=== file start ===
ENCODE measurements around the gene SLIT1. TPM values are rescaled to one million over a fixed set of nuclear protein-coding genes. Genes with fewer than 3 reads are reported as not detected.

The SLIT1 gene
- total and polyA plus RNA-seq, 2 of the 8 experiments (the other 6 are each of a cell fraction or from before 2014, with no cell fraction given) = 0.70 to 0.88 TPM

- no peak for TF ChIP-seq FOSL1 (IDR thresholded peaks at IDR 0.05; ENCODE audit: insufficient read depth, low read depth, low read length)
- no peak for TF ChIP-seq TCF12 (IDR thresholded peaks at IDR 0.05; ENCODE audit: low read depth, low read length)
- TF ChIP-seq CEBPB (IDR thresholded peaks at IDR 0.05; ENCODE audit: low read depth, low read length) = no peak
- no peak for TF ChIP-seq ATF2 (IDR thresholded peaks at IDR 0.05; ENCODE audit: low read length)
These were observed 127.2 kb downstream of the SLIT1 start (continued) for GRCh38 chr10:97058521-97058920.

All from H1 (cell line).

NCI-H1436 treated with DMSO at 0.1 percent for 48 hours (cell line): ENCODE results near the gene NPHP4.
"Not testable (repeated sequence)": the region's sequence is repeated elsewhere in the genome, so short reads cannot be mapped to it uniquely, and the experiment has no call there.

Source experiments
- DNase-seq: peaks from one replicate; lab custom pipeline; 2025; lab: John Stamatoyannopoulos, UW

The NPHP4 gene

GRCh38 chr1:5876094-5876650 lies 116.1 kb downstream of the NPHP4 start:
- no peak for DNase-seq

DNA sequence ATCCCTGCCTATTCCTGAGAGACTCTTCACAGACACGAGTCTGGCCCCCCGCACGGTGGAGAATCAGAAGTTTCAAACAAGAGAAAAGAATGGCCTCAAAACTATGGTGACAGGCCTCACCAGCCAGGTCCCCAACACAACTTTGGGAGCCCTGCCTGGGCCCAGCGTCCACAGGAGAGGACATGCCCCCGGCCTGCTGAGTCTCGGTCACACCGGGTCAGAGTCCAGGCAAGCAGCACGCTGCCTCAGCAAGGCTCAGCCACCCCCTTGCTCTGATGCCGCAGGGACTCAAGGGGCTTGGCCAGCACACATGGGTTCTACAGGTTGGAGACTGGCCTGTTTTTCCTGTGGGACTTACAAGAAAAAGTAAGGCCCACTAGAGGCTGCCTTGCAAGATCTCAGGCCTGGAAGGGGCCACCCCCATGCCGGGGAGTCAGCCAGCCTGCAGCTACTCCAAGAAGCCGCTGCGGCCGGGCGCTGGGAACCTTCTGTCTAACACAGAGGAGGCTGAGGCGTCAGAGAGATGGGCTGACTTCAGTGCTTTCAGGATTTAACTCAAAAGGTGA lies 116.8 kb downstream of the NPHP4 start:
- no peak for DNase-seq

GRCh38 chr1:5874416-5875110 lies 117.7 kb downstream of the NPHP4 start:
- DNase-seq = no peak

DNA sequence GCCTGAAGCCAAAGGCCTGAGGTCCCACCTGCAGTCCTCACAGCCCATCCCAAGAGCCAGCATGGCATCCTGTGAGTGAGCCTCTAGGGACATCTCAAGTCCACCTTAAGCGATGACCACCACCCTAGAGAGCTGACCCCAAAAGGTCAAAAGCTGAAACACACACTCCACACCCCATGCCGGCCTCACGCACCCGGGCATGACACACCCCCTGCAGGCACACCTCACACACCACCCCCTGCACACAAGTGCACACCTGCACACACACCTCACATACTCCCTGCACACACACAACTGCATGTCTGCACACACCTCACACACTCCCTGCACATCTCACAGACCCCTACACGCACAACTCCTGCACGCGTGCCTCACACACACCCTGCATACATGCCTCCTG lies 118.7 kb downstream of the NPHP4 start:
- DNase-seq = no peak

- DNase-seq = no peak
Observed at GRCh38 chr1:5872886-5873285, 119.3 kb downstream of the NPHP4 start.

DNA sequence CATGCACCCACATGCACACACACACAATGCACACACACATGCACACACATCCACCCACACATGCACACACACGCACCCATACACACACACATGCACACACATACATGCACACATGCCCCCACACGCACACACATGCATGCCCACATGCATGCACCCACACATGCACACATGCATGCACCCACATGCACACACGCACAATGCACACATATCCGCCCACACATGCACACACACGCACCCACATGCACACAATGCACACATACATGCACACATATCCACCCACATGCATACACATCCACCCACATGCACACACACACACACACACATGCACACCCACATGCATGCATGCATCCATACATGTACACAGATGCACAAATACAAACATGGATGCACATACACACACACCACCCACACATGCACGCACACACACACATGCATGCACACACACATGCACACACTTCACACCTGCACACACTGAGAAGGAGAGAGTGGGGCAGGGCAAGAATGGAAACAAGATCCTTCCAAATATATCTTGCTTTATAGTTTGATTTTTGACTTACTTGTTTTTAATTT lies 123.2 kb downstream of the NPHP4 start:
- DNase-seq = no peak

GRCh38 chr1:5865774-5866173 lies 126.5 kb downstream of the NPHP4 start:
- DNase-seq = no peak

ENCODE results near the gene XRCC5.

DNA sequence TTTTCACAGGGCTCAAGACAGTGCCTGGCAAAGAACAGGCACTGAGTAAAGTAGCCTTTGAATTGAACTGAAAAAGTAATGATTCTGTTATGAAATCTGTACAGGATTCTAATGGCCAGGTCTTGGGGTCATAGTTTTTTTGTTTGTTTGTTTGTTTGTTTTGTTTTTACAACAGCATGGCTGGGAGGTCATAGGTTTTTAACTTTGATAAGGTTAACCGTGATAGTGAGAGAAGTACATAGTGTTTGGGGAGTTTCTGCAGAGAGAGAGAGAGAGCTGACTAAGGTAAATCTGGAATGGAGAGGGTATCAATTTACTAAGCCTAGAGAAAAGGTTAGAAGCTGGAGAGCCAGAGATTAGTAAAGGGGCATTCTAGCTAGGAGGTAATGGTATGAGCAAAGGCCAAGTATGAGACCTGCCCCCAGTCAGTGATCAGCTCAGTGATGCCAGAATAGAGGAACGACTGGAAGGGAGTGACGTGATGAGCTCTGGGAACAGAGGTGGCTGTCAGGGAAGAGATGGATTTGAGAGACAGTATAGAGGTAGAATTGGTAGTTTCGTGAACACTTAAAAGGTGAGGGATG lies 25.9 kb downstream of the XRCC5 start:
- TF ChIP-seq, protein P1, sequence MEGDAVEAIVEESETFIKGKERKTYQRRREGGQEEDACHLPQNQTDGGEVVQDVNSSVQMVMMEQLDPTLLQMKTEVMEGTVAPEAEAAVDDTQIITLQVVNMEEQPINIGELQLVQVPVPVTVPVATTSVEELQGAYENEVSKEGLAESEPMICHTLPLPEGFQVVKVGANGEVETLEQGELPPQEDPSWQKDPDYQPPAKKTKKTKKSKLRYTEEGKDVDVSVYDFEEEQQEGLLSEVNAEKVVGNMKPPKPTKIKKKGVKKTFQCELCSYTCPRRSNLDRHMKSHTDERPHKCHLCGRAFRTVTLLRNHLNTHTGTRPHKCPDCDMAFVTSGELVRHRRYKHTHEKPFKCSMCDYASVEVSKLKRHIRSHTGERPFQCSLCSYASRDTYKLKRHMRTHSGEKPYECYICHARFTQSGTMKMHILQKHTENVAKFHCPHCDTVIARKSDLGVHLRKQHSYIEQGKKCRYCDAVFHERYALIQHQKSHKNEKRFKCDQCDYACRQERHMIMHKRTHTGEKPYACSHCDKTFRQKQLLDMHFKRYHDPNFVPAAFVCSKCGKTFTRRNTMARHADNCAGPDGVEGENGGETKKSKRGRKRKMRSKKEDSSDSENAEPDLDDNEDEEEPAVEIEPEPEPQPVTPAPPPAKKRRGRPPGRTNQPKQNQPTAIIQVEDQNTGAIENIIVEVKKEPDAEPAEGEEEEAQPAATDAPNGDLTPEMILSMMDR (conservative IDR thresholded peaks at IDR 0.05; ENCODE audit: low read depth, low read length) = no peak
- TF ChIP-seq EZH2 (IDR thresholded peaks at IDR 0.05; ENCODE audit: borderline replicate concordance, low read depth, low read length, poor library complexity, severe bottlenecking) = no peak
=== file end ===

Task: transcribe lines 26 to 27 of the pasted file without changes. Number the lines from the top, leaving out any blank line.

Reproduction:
- DNase-seq = no peak

GRCh38 chr1:5865774-5866173 lies 126.5 kb downstream of the NPHP4 start: